Rates Of Reaction
Chemical Reactions only occur when reacting particles collide with each other with the sufficient energy.
The minimum amount of energy rquired to cause a reaction is called the activation energy.
There are four important factors that affect the rate of reaction:
- Surface Area
- Use of a Catalyst
In a cold reaction the mixture the particles move quite slowly. They collide less often, with less energy, so fewer collisions are successful.
In a hot reaction mixture the particles move more quickly. They collide more often, with greater energy, so more collsions are successful.
In a low concentration reaction, the particles are spread out. They collide less often, so there are fewer successful collisions.
In a high concentration reaction, the particles are crowded close together. They collide more often, so there are more successful collisions.
Increasing the pressure of reacting gases also increases the frequency of collisions.
Concentrations of solutions are given in moles per cubic decimtre (mol/dm)
Equal volumes of solutions of the same molar concentration contain the same number of moles of solute, i.e the same number of particles.
Equal volumes of gases at the same temperature and pressure contain the same number of particles.
Large pieces of a solid reactant have a smaller surface area in relation to their volume.
Fewer particles are exposed and avaliable for collisions. This results in fewer collisions and a slower reaction.
Small pieces of a solid reactant have a large surface area in relation to their volume, so more particles are exposed and available for collisions.
This means more collisions and a faster reaction.
Using a Catalyst
A catalyst is a substance that changes the rate of a chemical reaction without being used up or altered in the process. A catalyst:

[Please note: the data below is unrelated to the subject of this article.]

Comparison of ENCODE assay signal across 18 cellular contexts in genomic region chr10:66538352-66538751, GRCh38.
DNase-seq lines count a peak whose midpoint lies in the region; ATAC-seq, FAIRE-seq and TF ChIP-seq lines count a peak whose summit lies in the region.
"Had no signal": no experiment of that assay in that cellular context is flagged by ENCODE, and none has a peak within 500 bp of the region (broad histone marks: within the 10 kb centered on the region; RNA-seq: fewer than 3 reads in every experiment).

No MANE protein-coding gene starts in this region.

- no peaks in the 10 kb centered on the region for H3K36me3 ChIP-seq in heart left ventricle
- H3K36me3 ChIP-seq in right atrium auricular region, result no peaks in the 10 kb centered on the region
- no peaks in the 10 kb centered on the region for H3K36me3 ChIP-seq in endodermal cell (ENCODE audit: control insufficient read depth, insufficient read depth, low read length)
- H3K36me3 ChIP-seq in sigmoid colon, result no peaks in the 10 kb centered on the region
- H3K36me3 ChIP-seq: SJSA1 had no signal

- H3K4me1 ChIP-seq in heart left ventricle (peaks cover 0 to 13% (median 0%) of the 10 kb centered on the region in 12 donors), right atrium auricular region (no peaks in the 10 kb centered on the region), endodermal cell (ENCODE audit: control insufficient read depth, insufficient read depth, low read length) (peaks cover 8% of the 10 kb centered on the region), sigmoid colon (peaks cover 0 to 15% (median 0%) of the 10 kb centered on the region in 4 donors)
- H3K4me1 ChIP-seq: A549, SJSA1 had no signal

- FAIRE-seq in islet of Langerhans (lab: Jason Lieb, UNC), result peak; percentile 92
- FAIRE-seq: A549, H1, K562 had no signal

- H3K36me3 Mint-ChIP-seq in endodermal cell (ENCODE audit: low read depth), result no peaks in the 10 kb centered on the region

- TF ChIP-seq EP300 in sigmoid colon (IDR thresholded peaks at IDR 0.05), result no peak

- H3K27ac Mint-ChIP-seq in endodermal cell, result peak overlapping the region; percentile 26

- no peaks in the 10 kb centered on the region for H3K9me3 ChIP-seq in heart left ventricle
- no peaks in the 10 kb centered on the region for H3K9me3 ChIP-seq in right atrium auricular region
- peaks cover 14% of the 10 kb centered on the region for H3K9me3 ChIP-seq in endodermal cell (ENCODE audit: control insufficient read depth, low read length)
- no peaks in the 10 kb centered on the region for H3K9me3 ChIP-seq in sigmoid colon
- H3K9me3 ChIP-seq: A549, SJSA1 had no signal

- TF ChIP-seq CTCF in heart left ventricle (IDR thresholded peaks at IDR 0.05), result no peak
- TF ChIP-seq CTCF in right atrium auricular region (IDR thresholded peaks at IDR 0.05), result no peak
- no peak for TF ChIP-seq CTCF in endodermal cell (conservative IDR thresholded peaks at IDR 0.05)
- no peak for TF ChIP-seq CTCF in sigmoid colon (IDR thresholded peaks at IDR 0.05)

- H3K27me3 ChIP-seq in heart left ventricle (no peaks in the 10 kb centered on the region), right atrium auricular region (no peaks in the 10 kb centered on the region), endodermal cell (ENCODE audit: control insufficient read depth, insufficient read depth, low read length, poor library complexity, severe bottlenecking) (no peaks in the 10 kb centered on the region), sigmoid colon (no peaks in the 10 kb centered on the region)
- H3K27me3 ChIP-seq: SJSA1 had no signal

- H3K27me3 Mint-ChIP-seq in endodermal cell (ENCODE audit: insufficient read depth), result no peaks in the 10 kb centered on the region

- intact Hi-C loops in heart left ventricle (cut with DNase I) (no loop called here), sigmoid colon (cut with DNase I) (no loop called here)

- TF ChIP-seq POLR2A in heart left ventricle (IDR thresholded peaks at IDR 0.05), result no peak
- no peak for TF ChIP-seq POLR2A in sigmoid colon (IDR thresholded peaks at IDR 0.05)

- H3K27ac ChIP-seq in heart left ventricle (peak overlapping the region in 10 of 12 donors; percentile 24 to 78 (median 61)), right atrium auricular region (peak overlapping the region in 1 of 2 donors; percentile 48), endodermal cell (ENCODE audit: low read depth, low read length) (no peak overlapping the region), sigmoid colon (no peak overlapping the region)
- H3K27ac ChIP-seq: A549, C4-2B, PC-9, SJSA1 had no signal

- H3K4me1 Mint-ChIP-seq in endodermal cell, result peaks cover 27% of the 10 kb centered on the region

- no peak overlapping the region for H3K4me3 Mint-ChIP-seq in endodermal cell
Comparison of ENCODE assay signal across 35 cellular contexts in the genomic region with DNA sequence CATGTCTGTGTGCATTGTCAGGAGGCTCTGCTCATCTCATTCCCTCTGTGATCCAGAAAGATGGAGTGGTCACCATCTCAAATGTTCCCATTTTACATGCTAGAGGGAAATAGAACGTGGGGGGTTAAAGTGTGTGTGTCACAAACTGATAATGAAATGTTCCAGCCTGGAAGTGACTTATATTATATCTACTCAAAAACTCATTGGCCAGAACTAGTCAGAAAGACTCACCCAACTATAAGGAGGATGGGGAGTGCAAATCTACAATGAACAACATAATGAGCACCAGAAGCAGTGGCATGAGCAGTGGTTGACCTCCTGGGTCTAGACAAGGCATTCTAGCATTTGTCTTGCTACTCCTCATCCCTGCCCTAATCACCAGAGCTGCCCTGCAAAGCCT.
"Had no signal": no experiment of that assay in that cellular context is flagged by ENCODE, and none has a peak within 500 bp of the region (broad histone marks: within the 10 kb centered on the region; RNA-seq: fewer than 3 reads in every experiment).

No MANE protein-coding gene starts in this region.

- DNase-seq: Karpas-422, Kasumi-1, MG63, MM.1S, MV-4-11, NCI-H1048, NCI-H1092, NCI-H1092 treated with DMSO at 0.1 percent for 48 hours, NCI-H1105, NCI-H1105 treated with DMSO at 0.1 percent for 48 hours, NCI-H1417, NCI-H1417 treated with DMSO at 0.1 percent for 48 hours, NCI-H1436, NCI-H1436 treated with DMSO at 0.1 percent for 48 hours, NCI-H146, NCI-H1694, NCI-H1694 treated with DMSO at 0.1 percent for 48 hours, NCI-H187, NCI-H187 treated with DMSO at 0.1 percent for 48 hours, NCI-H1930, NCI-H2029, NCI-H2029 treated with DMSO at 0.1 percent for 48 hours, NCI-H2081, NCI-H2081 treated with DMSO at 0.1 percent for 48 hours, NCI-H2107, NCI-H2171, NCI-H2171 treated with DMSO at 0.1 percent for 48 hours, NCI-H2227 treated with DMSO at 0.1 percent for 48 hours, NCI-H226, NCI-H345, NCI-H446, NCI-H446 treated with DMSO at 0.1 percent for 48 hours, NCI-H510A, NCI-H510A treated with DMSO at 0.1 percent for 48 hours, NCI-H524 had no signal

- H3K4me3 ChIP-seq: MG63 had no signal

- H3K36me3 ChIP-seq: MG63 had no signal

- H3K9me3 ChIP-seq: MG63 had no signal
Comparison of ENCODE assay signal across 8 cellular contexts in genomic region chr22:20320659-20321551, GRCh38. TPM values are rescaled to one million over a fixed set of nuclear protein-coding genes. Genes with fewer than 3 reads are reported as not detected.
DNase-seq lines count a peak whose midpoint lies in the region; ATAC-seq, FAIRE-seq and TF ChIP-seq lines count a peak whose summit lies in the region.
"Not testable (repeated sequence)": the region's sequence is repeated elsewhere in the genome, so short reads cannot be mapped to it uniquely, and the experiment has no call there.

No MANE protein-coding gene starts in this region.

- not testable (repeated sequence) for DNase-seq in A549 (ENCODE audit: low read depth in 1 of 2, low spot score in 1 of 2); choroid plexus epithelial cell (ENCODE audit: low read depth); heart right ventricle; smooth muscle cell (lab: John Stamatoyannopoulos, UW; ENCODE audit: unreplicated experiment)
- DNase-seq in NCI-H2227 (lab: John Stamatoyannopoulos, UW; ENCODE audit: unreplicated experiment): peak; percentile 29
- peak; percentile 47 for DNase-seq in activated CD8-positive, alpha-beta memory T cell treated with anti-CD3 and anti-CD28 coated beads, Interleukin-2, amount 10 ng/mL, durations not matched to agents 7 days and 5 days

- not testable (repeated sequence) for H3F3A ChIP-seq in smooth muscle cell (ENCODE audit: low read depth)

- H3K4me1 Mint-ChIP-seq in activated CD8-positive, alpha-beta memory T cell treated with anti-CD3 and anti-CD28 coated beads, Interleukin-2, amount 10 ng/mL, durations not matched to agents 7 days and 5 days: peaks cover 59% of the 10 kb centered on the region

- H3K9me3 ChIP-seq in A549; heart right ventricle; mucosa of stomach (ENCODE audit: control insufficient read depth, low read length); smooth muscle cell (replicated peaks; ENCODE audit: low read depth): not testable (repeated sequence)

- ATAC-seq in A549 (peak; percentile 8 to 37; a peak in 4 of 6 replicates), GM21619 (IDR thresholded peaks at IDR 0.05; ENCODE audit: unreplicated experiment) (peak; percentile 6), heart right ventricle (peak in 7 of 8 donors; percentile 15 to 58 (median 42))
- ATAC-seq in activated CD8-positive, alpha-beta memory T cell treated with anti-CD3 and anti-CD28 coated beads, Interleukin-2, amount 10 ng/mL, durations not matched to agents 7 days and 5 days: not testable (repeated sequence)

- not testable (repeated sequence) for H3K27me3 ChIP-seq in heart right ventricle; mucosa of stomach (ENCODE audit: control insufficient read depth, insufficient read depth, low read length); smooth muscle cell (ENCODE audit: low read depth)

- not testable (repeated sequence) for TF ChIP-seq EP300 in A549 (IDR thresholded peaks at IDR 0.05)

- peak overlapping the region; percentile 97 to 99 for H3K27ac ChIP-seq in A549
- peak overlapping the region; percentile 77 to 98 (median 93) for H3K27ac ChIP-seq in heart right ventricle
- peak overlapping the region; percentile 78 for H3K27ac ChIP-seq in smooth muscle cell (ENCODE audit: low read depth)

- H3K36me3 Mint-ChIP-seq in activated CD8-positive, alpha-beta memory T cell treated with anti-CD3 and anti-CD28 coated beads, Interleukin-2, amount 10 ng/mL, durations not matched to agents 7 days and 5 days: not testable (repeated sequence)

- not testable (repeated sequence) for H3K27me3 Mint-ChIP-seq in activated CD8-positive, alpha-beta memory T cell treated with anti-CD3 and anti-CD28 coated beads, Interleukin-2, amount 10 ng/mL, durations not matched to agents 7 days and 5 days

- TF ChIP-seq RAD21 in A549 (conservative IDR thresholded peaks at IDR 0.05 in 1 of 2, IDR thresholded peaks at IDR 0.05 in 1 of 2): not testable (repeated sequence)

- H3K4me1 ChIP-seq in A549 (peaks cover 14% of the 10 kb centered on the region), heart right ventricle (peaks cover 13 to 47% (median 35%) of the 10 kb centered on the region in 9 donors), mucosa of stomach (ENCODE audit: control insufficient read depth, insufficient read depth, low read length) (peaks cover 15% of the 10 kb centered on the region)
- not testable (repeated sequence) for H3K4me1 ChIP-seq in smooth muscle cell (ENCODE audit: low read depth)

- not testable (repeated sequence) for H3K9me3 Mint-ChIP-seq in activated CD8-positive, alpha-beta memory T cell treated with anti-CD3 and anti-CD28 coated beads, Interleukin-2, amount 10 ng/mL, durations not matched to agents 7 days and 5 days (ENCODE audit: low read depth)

- reduces the amount of energy needed for a successful collision.
- makes more collsions successful.
- speeds up the reaction.
- provides a surface for the moleculs to attach to, which increase thier chances of a collsion.
Different reactions need different catalysts. For example...
- the cracking of hydrocarbons uses broken pottery.
- the manufacture of ammonia uses iron.
Increasing the rates of chemical reactions is important in industry because it helps to reduce costs.
Rate of Reaction= Amount of reactant used OR product formed / Time
The rate of a chemical reaction can be found in two ways:
1. Measuring the amount of reactants used. If one of the products is gas, you could weigh the reaction mixture before and after the reaction takes place. The mass of the mixture will decrease.
2. Measuring the amount of products formed. You could use a gas syringe to measure the total volume of gas produced at timed intervals.
Plotting Reaction Rates.
Graphs can be plotted to show progress of a chemical reaction. There are three things to remember:
1. The steeper the line the faster the reaction
2. When one of the reactants is used up the reaction stops (the line becomes horizontal)
3. The same amount of product is formed from the same amount of reactants, irrespective of rates.